I came across this article in Fortune magazine by Fran Hauser, who’s the author of The Myth of the Nice Girl. The article title was actually what caught my attention. The article title was How to Address Inappropriate Behavior Without Making Enemies at the Office. That article connected nicely to conversations I had with people this week and was a great response to an offensive comment.
There was great value in the approach Fran took to address the situation. And here’s the thing: we think that this only happens to women, but that’s not true. It reminded me of an event that occurred to me when I was living in Casper, Wyoming, when I was 23 or 24 years old.
I’m going to turn 50 this year. So, this is more than 25 years ago. Yet, I can still remember parts of this just like it was yesterday. I worked in this small, accounting office for a bulk oil and lube company that also owned a chain of convenience stores. And we had 10 or 15 accounting clerks who would audit the daily sales from each of the stores. They had an office manager who oversaw the group activity of these auditors. So in this particular office, most of those auditors are primarily women. And at the time I had an information systems management role.
Anytime anything went wrong with any of the terminals or the computers, they called me to fix it. I don’t know why this stands out to me, but it was a Friday afternoon. The office manager had asked for some help for one of the auditors and I had come out and helped her and gone back into my office. As soon as I got to my office, she called again. She asked me to come back out. And so I came back out and it was kind of awkward. It was just a little bit weird, you know, but it wasn’t something that I could tell you what was wrong.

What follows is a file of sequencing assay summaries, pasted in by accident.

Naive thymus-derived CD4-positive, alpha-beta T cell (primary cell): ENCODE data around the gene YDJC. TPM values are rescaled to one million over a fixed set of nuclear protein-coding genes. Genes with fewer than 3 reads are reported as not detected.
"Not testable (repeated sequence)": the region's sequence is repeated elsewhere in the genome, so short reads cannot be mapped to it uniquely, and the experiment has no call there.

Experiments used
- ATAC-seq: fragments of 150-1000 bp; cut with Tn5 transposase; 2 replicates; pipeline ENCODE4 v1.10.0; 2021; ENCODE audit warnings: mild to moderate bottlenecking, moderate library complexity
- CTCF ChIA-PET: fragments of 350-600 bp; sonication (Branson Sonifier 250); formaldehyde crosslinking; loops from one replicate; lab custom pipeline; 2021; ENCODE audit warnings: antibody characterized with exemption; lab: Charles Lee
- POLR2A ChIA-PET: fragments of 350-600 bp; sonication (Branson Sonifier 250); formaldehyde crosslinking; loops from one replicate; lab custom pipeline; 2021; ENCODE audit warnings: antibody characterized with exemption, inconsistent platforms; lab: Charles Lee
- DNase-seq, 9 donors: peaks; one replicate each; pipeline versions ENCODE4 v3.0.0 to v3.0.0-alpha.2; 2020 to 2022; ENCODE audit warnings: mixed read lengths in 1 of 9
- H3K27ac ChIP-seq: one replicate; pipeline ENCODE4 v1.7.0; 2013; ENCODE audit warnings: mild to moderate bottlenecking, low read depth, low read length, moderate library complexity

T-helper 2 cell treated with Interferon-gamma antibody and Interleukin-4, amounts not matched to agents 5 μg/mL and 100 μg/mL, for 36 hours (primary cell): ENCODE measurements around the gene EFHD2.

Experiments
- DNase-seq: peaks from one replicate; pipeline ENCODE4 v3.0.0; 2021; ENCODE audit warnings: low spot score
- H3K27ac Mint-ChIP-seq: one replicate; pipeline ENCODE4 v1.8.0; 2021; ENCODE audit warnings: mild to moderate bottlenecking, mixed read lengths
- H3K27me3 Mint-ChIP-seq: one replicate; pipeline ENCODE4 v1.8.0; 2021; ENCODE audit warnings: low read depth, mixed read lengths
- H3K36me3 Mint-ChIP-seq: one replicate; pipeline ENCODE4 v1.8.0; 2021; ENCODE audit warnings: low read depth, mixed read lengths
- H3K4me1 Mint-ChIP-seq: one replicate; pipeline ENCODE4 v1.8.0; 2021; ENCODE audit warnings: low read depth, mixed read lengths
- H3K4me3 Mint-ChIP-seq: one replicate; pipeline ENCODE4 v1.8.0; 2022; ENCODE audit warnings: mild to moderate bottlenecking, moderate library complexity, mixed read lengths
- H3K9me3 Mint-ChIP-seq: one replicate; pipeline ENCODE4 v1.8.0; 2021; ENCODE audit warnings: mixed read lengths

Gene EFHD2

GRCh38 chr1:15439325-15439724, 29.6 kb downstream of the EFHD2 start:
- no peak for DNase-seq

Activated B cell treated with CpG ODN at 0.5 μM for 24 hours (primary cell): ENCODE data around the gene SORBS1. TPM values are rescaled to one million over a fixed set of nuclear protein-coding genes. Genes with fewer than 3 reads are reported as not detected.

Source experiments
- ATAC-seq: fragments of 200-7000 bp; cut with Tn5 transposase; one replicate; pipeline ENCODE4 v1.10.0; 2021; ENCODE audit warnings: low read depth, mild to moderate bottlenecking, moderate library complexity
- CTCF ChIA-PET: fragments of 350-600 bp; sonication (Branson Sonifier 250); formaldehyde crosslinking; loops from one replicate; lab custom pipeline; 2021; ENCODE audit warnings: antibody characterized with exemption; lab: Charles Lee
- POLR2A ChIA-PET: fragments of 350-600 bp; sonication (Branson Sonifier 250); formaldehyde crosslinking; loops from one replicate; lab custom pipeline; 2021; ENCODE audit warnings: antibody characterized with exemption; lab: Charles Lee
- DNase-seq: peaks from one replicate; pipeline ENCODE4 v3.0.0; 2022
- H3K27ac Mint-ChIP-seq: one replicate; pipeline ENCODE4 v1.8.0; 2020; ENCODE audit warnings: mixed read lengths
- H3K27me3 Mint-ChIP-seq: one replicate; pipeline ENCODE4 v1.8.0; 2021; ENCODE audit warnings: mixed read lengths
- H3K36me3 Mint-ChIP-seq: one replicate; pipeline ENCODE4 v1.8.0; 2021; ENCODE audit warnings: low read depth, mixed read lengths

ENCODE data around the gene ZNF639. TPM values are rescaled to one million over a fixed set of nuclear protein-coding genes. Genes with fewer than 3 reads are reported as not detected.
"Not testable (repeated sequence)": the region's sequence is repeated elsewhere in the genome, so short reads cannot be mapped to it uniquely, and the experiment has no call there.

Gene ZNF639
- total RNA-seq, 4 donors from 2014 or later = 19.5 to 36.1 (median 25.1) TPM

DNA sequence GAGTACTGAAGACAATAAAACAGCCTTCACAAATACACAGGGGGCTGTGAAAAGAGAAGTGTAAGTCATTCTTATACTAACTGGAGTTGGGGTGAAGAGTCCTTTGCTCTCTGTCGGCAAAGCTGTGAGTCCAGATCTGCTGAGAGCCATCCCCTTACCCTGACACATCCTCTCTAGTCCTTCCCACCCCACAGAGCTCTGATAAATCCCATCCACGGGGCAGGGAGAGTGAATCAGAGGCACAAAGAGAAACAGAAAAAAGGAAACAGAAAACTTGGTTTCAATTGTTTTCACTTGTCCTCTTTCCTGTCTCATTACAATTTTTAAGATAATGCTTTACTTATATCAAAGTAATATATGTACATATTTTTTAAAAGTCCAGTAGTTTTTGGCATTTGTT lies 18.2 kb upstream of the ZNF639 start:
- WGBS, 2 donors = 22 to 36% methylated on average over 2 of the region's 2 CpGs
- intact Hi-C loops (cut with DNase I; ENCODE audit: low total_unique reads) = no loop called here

So I go back out there and she says, “oh, never mind, um, everything is fine.” So I turn around and walk away and she’s commenting about my butt! I have no idea what to do with it. And in the end, I did nothing about it and quite honestly, I don’t know, 25 years ago, the culture, the environment is quite a bit different. That doesn’t make it any more acceptable, but I don’t know what I would have done about it.
I know after reading this article what I should have done about it: I should have spoken to her privately and directly, addressing the comment with her one-on-one, and I regret not doing that. Maybe you can think of your own examples in your own background where something similar might have happened to you. The most important takeaway for me was just how important it is to confront it. Address it head-on.
There was this article this week about the “creeper crew.” And there are these three guys who for the last two years have been harassing young clerks at the Davis County jail. And they were saying that there were two commanders in the Sheriff’s Department who were aware and didn’t do anything about this! And I was having a conversation with one of my team members and I said it’s unfathomable to me that right here, in law enforcement, it’s happening and it’s not being addressed!
I’m so empathetic to a position that a woman could find herself in, especially a young woman who, when thinking back to my own experience as a young man, having no idea how to respond to that. I’d like to think that now with as much sensitivity as there is and as much press as there is, that a woman would feel comfortable speaking out and addressing it when it happens to her. It led to this conversation about how is it that we see so many of these high profile figures, these prominent men, who are being charged with sexual assault and rape. And in many cases, they’re men that we have respected in the past. Think about somebody like Bill Cosby. It’s shocking when you think someone like him who is epitomized as the father figure for several generations.